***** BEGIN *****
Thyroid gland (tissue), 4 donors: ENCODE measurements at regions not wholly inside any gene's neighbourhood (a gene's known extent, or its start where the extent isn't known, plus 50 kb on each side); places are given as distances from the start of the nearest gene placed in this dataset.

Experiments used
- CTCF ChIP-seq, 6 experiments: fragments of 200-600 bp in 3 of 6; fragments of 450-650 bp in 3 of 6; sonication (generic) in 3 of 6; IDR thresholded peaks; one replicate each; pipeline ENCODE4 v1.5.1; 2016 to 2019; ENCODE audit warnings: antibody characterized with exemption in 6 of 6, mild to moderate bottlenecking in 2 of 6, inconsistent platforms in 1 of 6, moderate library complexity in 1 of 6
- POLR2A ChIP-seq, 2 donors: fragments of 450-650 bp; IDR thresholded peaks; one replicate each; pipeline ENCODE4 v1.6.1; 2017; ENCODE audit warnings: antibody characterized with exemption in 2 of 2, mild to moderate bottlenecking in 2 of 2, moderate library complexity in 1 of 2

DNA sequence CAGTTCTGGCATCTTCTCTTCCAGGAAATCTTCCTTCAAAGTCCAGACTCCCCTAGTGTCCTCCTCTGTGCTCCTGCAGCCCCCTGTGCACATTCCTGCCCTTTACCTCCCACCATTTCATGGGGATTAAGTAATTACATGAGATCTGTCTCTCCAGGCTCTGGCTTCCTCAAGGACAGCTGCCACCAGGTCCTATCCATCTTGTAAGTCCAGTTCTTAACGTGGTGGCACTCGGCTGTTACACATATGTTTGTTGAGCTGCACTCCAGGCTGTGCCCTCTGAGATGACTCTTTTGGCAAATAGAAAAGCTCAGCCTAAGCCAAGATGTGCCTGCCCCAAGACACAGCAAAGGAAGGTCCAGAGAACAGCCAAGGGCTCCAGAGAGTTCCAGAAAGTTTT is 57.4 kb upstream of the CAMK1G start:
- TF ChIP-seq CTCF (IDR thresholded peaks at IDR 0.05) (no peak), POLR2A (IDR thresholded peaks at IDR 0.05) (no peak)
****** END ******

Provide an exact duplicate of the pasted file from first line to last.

Thyroid gland (tissue), 4 donors: ENCODE measurements at regions not wholly inside any gene's neighbourhood (a gene's known extent, or its start where the extent isn't known, plus 50 kb on each side); places are given as distances from the start of the nearest gene placed in this dataset.

Experiments used
- CTCF ChIP-seq, 6 experiments: fragments of 200-600 bp in 3 of 6; fragments of 450-650 bp in 3 of 6; sonication (generic) in 3 of 6; IDR thresholded peaks; one replicate each; pipeline ENCODE4 v1.5.1; 2016 to 2019; ENCODE audit warnings: antibody characterized with exemption in 6 of 6, mild to moderate bottlenecking in 2 of 6, inconsistent platforms in 1 of 6, moderate library complexity in 1 of 6
- POLR2A ChIP-seq, 2 donors: fragments of 450-650 bp; IDR thresholded peaks; one replicate each; pipeline ENCODE4 v1.6.1; 2017; ENCODE audit warnings: antibody characterized with exemption in 2 of 2, mild to moderate bottlenecking in 2 of 2, moderate library complexity in 1 of 2

DNA sequence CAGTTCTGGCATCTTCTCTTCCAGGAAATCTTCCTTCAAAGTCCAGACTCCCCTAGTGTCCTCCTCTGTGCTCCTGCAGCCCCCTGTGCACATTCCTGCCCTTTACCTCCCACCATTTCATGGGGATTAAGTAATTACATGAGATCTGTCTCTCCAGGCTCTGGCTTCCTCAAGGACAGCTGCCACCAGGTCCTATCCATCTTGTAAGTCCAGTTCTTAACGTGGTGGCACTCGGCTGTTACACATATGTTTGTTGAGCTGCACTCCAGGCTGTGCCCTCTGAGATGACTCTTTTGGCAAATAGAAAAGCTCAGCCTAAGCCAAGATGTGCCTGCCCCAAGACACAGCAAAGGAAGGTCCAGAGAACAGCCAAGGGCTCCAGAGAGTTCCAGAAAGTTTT is 57.4 kb upstream of the CAMK1G start:
- TF ChIP-seq CTCF (IDR thresholded peaks at IDR 0.05) (no peak), POLR2A (IDR thresholded peaks at IDR 0.05) (no peak)